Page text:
Father committed family offense of second degree harassment, where father sent text messages that “annoyed” and “alarmed” mother and children despite being asked to stop and they did not serve any legitimate purpose; although many of text messages pertained to visitation schedule, others threatened mother, and father’s text messages to children, and telephone calls, contained profanity and threats, although some regarded attempts to arrange visitation.
Sejka v. Sejka
Ohio Court of Appeals, Ninth District, Medina
January 2, 2017
Trial court did not abuse its discretion in determining that ex-husband was to have final medical decision-making authority over child when ex-wife was child’s residential parent and legal custodian; while ex-husband might have final authority over medical decisions regarding the child, ex-wife was still child’s primary caretaker and legal custodian and, as such, retained significant authority over the child, conditions the court put in place restrained ex-husband from unilaterally making medical decisions for the child without ex-wife’s input, and court mandated that both parents follow doctors’ recommendations as to the child.
Family Law Online
“For children, divorce can be stressful, sad, and confusing. At any age, kids may feel uncertain or angry at the prospect of mom and dad splitting up. As a parent, you can make the process and its effects less painful for your children. Helping your kids cope with divorce means providing stability in your home and attending to your children’s needs with a reassuring, positive attitude. It won’t be a seamless process, but these tips can help your children cope.” (HelpGuide.org)
Why Jury Trials for Involuntary Termination of Parental Rights Cases?
Wisconsin has a two stage procedure for terminating parental rights. At stage one, petitioner must prove that grounds exist for the termination of the rights of the parent. Once statutory grounds have been proven, the case moves to hearing number two, this time in front of the judge. At this dispositional phase, petitioner must prove that it is in the best interests of the child for the rights of the parent to be terminated.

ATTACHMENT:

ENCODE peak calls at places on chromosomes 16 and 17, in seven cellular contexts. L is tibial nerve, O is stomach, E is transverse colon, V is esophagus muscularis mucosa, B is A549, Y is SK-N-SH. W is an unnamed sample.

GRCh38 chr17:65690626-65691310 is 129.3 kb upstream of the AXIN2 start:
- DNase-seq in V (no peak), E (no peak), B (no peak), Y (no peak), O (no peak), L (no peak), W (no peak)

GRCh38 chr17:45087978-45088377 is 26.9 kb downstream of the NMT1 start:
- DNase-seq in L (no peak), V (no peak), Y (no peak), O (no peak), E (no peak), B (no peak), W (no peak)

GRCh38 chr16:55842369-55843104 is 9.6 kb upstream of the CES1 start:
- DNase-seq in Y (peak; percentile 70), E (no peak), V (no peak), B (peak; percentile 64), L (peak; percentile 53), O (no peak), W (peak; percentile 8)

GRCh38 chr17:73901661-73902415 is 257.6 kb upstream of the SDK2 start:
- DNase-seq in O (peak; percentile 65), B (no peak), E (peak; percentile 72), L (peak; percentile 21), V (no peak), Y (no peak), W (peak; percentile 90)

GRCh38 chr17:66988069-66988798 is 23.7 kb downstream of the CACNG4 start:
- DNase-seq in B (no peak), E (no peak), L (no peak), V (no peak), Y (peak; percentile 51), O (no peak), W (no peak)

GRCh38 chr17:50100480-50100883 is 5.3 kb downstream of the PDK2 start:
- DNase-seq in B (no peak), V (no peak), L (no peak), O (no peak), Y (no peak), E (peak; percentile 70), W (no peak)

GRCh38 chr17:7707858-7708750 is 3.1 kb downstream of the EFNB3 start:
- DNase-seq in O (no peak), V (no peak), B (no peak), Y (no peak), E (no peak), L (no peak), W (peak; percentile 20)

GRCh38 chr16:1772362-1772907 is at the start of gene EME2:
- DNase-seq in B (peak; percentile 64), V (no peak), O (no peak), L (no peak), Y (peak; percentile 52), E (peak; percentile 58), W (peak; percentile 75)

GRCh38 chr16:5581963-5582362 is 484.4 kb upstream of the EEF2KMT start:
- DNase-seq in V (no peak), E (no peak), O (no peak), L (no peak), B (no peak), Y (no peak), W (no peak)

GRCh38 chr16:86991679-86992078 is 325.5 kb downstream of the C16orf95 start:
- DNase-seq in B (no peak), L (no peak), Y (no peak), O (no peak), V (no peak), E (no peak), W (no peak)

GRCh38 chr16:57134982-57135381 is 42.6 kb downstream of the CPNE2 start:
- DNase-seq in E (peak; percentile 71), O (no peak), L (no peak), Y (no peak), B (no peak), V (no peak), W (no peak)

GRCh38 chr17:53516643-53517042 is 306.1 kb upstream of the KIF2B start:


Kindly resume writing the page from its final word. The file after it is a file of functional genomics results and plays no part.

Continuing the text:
Wisconsin is one of a handful of states that has a right to a jury trial and has two separate hearings in order for petitioner to be successful. Jury trials are not constitutionally mandated.
The two step with jury trial approach may be unique in the country, but is it necessary? Typically, adopting parents pay for all of the litigation expense for petitioner and the guardian ad litem. For many young families seeking to adopt, the cost is prohibitively expensive. Often the parent whose rights are sought to be involuntarily terminated is represented free of charge. From a judicial efficiency standpoint, two hearings occur instead of one. One is often a jury trial with the extra time a jury trial demands. It is time for Wisconsin to join all but a couple of states and eliminate the jury trial.
The following information is provided courtesy of Gregory J. Ksicinski, CPA/ABV, MSTSVA Certified Public Accountants, S.C., Brookfield, WI 53045. You can reach Greg at 262-923-5133 or via e-mail.
Washington State Court Clarifies Double-Dip Analysis
Double dip, like goodwill, is a challenging issue for valuators because different states have handled it differently, which makes it hard to keep up with the various approaches. A recent appeals court decision from the state of Washington explains the key principle at work in that jurisdiction’s double-dip analysis.
The issue arose when the husband appealed the trial court’s decision to award the wife both half of the value of a management consulting business the husband had set up and grown during the marriage and $640,000 in spousal maintenance over 44 months.